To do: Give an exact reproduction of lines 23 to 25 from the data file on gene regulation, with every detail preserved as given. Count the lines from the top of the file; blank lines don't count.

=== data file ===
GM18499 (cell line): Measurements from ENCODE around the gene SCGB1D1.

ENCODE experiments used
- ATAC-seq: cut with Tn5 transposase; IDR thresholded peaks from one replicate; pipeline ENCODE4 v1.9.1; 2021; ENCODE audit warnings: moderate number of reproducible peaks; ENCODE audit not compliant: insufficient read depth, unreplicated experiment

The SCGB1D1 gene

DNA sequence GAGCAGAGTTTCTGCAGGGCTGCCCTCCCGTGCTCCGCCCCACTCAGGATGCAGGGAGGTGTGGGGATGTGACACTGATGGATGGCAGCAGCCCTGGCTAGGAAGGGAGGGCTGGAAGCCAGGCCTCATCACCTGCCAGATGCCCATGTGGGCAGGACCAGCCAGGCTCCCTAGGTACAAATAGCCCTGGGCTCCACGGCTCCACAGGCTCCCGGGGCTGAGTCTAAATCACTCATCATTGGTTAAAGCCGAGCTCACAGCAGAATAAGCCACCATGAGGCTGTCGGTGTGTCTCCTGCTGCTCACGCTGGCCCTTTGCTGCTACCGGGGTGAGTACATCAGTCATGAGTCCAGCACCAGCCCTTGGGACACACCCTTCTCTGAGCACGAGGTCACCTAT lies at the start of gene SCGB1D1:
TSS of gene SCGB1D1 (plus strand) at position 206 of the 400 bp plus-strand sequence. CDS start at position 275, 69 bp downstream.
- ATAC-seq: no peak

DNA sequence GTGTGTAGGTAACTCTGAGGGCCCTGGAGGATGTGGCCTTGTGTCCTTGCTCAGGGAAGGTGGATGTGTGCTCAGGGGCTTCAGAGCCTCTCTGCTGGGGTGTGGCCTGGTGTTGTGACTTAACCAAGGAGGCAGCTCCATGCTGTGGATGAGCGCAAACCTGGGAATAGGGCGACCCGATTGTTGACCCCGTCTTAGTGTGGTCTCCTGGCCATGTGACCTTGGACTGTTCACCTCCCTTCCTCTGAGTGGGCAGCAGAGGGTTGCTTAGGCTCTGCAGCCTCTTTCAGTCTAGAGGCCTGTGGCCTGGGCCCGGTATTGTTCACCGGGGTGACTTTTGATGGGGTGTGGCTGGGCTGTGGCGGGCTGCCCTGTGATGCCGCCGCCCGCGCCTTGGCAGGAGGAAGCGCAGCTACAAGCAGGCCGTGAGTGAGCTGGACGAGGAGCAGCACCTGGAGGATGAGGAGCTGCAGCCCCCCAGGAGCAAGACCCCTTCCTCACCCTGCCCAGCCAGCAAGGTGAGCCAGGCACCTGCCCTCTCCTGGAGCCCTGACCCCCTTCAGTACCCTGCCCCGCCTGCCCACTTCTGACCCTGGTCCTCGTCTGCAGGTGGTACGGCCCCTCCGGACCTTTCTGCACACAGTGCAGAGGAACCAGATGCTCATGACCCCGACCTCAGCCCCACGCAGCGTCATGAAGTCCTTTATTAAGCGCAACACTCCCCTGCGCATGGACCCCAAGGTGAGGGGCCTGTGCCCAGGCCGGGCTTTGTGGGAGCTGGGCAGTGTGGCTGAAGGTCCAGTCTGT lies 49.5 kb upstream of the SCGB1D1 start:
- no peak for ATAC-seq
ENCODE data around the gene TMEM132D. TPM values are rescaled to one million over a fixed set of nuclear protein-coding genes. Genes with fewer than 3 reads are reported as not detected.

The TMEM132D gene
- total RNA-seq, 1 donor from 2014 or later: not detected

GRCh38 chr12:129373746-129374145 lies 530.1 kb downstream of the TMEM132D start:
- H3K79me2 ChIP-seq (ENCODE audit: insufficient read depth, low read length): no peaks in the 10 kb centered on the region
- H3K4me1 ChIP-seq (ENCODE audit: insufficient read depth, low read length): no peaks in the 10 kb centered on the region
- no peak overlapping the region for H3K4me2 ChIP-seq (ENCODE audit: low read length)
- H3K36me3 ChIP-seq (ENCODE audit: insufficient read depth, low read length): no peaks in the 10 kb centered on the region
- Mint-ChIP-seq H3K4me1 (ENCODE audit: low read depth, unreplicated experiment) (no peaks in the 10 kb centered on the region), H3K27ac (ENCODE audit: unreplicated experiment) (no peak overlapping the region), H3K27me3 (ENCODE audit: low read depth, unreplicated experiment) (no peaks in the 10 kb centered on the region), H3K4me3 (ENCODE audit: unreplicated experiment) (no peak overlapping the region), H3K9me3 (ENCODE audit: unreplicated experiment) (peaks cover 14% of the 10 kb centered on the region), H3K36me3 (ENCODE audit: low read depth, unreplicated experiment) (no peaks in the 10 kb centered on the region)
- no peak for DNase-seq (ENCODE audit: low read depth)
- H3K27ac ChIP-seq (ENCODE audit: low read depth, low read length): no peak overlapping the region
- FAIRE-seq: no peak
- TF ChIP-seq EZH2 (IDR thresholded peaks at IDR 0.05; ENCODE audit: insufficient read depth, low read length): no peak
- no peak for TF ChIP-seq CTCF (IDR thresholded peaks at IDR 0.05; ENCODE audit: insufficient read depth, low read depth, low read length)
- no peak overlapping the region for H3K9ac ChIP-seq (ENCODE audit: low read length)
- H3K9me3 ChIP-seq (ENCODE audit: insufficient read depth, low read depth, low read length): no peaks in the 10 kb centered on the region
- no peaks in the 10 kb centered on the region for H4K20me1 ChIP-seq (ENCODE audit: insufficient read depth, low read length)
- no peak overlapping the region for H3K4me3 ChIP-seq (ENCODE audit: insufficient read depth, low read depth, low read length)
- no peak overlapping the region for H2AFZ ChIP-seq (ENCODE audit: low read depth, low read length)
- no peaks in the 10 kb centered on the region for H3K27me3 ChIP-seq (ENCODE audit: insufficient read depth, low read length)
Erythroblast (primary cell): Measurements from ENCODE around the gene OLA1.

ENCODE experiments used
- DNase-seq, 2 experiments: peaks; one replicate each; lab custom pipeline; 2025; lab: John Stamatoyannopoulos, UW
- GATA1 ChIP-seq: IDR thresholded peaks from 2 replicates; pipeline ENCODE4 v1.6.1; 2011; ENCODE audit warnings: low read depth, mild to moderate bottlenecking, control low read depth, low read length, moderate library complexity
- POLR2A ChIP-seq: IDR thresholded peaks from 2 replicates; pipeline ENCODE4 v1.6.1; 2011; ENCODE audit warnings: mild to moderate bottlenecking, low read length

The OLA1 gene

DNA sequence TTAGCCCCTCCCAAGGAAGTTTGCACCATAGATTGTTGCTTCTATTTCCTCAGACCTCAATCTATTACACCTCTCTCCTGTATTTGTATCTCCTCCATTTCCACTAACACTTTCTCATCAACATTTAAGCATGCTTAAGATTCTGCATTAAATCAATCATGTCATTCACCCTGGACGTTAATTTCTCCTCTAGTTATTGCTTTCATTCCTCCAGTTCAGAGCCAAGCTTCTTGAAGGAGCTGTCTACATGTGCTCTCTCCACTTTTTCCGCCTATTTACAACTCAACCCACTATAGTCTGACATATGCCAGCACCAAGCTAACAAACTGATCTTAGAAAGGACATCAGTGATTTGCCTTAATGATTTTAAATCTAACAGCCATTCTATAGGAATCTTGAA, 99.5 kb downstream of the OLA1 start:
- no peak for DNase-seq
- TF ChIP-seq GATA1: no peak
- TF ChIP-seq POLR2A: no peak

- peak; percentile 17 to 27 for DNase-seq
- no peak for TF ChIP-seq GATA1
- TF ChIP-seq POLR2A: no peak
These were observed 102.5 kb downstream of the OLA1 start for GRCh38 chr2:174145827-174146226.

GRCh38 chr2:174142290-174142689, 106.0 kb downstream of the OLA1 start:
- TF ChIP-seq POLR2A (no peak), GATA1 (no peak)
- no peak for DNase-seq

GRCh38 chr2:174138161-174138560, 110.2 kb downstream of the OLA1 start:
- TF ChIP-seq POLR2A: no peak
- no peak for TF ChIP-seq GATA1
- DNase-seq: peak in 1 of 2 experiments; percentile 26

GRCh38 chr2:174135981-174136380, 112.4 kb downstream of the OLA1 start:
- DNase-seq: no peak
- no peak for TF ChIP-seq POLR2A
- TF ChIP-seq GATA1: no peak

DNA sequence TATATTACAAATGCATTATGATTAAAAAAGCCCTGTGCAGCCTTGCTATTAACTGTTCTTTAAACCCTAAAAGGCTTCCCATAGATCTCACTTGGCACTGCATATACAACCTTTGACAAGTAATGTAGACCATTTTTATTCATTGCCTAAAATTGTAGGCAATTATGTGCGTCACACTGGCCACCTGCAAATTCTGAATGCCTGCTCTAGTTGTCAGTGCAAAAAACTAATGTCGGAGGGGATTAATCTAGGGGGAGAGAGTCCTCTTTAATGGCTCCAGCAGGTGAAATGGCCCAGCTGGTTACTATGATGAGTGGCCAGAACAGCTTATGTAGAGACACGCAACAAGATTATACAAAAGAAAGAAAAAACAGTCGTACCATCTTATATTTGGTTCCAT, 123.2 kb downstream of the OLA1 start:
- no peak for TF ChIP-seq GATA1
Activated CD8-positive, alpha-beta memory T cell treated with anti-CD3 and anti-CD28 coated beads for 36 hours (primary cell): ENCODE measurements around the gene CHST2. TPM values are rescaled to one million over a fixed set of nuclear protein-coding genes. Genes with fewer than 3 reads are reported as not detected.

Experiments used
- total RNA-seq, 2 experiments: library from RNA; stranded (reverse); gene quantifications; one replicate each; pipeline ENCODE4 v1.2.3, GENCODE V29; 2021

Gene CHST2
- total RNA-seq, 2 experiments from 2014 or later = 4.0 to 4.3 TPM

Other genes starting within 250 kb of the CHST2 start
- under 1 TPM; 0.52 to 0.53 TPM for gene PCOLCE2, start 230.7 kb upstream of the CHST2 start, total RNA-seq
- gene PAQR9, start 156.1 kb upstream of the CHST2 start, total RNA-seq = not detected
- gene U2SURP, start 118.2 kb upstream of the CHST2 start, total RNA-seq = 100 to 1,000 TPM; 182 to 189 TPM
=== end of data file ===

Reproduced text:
- no peak for TF ChIP-seq CTCF (IDR thresholded peaks at IDR 0.05; ENCODE audit: insufficient read depth, low read depth, low read length)
- no peak overlapping the region for H3K9ac ChIP-seq (ENCODE audit: low read length)
- H3K9me3 ChIP-seq (ENCODE audit: insufficient read depth, low read depth, low read length): no peaks in the 10 kb centered on the region